Finally Finishing (the Blog, That Is)

A Really Poor Excuse for Why This Took 2 Months to Write

If you’ve been following along, you’ve probably figured out by now that I have finished the trail. I apologize for the enormous lapse in time between actually finishing and writing about it. When I lost my phone in PA, I also lost my ability to keep up with posting. Once I got it back, I found it impossible to catch the blog up to where I was. So I’ve finally decided to sit down and  hash out the rest of my experience, starting from where I left off. This won’t be quite as detailed as some of my previous posts to keep length down, but hopefully you’ll still get the gist of it.

Granite State of Mind

Returning to my home state was the most incredible feeling. New Hampshire treated us fabulously. When in town, we stayed at the Hikers Welcome Hostel (Glencliff), The Notch Hostel (Lincoln), The Libby House (Gorham), and The White Mountains Hostel (Gorham). Clearly, we stayed in town as often as we could.

Home of Triple H, Adam Sandler, Alan Shepard, the alarm clock, Stonyfield yogurt, and most importantly, me.

Everyone knows going into NH that they’re going to have to dial the miles back. So we did. We decided instead of 20 mile days, 16 mile days would be fine.

Boy were we wrong.

Moosilauke Summit

Our first day in the Whites we planned a 16 mile day. I left at 7 am and got to camp around 8 pm. Mind you, this hike was up over Moosilauke and across the Kinsman Ridge Trail. I relished every inch of the 3 mile ascent of the states first 4000 footer. But when I got to camp that night I knew we’d have to reconsider how we tackled this range. Single digit mileage days? Yes please. Might as well enjoy my favorite state right?

Franconia Ridge, from the summit of Garfield

For the most part, we had good weather. I always got really lucky and showed up to the tops of things just as the clouds were blowing off. This meant that Peregrine and Inasias got to all the cool places and were surrounded in clouds. Don’t ever let anyone tell you that faster is better. On the plus side, this means they both have to come back someday and do things like Franconia Ridge again. With me.

An open letter to all of the thru hikers who feel the need to deface the trail signs in the Whites.

The Presi’s

If any place along the hike deserved its own heading, it’s the Presidential Range of the Whites. This is really a place you have to see to fully appreciate just how massive it is. The range includes Webster, Jackson, Pierce, Eisenhower, Monroe, Washington, Clay, Jefferson, Adams, and Madison. Not all of those peaks are strictly on the AT, but I decided to blue blaze a bit and tag them all.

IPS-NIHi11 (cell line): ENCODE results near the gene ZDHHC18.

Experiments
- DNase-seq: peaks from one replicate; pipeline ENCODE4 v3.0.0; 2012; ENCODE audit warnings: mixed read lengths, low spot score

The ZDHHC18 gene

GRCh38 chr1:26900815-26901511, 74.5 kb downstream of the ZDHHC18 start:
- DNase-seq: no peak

Bog bridge in the Southern Presi’s

I felt amazing, the whole way across the ridge. Sure, the southern half was engulfed in clouds. Once I hit Washington, the clouds blew off and I could see EVERYTHING. From Washington to Madision, I basically skipped across the ridge. Hopping from rock to rock, passing hikers that were normally faster than me. I was on top of the world and nothing could stop me!

Views of the Rockpile from the north

Nothing, that is, except for a footwear malfunction.

On the descent of Madison, the final 2ish miles of the day, my boots decided they were hungry and commenced eating my feet. I went from the highest of highs to the lowest of lows in about ten minutes. Just to get to camp, I had to continually tell myself that I am Spitfire the Mountain Climbing Machine and machines don’t cry. When I finally did drag my sorry ass into the Osgood tentsite, I set up my tent and went to bed without speaking to anyone.

The Imp Shelter

Luckily for me I replaced my boots five miles later, so this does sort of have a happy ending.

Adieu, Adieu

The worst part about getting to New Hampshire was knowing I’d have to leave it again eventually. In spite of all my protesting, I did, in fact cross the boarder into Maine.


The Maine Event